The Concept of Anxiety by Soren Kierkegaard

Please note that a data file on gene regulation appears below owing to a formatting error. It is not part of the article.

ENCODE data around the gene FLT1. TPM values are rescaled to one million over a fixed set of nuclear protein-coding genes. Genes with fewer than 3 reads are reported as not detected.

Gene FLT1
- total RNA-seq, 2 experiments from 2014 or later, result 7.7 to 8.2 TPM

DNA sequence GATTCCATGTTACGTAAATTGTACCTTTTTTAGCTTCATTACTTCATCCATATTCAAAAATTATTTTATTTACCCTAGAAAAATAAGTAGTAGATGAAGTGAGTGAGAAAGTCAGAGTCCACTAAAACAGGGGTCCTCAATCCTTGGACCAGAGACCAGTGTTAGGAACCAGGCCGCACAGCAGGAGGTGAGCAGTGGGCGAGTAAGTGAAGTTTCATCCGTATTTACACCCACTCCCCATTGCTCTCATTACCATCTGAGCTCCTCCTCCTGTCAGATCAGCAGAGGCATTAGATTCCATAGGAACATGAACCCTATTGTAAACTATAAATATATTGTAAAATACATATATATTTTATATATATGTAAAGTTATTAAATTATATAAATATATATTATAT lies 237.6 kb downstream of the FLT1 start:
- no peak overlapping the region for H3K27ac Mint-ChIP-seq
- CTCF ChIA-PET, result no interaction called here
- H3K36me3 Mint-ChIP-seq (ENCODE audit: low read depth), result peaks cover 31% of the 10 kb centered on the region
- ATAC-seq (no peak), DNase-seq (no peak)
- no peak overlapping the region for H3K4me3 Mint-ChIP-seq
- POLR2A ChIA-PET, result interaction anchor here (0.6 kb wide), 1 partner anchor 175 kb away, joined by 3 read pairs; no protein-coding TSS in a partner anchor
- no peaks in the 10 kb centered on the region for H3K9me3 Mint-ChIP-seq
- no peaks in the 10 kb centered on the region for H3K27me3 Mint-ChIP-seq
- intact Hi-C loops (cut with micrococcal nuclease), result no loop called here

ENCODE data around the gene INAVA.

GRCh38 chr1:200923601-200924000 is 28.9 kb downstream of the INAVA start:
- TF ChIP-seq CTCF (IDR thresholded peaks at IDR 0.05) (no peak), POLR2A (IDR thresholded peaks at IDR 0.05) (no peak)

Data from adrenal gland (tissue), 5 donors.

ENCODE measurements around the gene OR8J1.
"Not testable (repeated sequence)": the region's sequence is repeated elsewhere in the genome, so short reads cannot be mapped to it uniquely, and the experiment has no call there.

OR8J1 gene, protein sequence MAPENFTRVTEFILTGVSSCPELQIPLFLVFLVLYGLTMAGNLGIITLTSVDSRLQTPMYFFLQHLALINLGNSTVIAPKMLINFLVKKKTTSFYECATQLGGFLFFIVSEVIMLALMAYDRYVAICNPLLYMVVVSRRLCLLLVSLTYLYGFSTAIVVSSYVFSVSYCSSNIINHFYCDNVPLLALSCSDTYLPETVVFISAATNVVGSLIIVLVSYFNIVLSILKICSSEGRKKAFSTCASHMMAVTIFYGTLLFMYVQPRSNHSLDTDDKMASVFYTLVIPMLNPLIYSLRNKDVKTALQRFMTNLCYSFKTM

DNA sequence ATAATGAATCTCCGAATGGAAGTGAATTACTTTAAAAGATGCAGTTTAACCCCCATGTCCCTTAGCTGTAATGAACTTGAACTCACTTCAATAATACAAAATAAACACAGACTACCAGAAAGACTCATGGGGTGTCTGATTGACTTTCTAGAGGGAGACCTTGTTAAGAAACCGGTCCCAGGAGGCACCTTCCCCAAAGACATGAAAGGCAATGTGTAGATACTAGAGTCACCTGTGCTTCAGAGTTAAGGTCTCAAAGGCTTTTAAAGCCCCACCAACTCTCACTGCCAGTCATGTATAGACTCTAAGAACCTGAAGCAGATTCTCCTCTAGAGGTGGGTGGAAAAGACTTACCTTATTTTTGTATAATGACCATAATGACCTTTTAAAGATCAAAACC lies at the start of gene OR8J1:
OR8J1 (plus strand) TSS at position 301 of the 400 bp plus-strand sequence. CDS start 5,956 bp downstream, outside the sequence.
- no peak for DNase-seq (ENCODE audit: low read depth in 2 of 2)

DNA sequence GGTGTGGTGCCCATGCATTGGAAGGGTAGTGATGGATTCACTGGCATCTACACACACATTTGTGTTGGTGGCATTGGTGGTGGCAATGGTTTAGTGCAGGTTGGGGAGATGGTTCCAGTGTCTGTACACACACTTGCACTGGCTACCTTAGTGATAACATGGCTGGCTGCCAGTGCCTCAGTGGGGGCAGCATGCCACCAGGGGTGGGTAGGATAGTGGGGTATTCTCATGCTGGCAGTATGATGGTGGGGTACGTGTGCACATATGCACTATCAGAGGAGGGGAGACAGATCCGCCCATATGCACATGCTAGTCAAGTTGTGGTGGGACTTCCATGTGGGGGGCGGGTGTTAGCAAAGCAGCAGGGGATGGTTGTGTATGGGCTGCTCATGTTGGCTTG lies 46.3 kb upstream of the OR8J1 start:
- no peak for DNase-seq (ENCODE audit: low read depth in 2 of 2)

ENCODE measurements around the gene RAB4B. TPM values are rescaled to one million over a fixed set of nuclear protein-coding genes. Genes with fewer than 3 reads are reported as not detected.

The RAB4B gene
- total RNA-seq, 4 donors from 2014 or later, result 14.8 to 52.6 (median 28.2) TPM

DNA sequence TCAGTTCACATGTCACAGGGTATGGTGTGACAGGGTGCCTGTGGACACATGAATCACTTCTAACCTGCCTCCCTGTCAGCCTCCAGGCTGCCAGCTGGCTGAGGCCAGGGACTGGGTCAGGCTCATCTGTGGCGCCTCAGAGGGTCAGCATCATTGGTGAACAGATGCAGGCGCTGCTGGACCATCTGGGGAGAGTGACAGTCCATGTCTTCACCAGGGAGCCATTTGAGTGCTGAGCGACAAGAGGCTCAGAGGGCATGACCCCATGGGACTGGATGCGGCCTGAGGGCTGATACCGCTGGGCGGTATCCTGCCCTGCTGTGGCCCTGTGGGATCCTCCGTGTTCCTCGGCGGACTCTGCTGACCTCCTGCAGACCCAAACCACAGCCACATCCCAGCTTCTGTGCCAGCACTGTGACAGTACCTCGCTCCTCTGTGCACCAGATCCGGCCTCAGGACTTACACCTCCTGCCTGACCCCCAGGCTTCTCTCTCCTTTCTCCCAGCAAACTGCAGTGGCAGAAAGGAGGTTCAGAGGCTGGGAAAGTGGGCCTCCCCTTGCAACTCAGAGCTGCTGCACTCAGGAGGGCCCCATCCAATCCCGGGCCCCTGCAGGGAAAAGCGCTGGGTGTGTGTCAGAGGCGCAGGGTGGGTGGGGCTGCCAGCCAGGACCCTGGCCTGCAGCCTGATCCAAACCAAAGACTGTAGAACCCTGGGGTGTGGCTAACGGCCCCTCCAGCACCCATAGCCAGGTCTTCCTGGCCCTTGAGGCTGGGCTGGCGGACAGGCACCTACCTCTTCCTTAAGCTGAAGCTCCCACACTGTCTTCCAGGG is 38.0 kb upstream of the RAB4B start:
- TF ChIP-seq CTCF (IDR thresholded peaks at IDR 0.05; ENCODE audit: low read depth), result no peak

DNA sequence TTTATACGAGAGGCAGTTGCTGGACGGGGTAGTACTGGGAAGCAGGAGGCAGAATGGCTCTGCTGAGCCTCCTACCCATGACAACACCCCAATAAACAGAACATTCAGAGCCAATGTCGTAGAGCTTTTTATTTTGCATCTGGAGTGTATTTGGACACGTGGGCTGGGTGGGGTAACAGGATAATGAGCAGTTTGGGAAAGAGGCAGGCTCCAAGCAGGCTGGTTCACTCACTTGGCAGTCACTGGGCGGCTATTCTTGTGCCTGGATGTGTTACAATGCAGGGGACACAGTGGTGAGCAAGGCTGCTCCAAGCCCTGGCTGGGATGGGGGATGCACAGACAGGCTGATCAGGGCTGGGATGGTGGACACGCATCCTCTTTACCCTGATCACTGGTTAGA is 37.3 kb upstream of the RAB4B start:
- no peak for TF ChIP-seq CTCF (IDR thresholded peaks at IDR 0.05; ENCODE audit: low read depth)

Tapping into self-consciousness means releasing from the steady grip of the immediate, external reality. There is a very specific and concrete truth to this fact. And it is through our anxiety and fear, Kierkegaard writes, that such an undertaking is possible. The rest is misleading because it dims the interiority of life. To fixate on the exteriority breeds dullness and uniformity because our sense of self is acutely tied up with surfaces and appearances. And through the inevitability that surfaces and appearances diminish, our understanding of the self also begins to recede. For Kierkegaard, anxiety is an inescapable human condition. And for someone who is unaware of it, it can give rise to emotional, intellectual, and creative barriers. Some of which seep into a person’s day-to-day living causing false and temporal happiness. Kierkegaard’s fascination with anxiety is nothing new. In The Sickness Unto Death, he writes that the loss of one’s despair is also the loss of one’s self. And so in The Concept of Anxiety, he reiterates this loss of self as something that is profoundly and philosophically tied together with the loss of anxiety. Fear, which is another acute response to reality and our internal presence stationed in that reality, is perpetually tied together with anxiety. Fear of anxiety, the anxiety of fear, and the anxious fear of the infiniteness of human choice. To cope with this dread, Kierkegaard believes, humans desensitize their freedom. They cure existential anxiety by limiting themselves to fewer possibilities. So that ultimately, our choices become our only axis around which we (the hollow shells) continuously revolve. Through that lens, nothing of consciousness can enable us to reflect on our experiences. Nothing of “self” can be identified as self because it exists outside of us. Kierkegaard writes about the psychological state of anxiety but he elevates the concept to a profoundly creative and philosophical narrative. A narrative that anyone can apply to their day-to-day living. And that is a strong reason to want to read this book.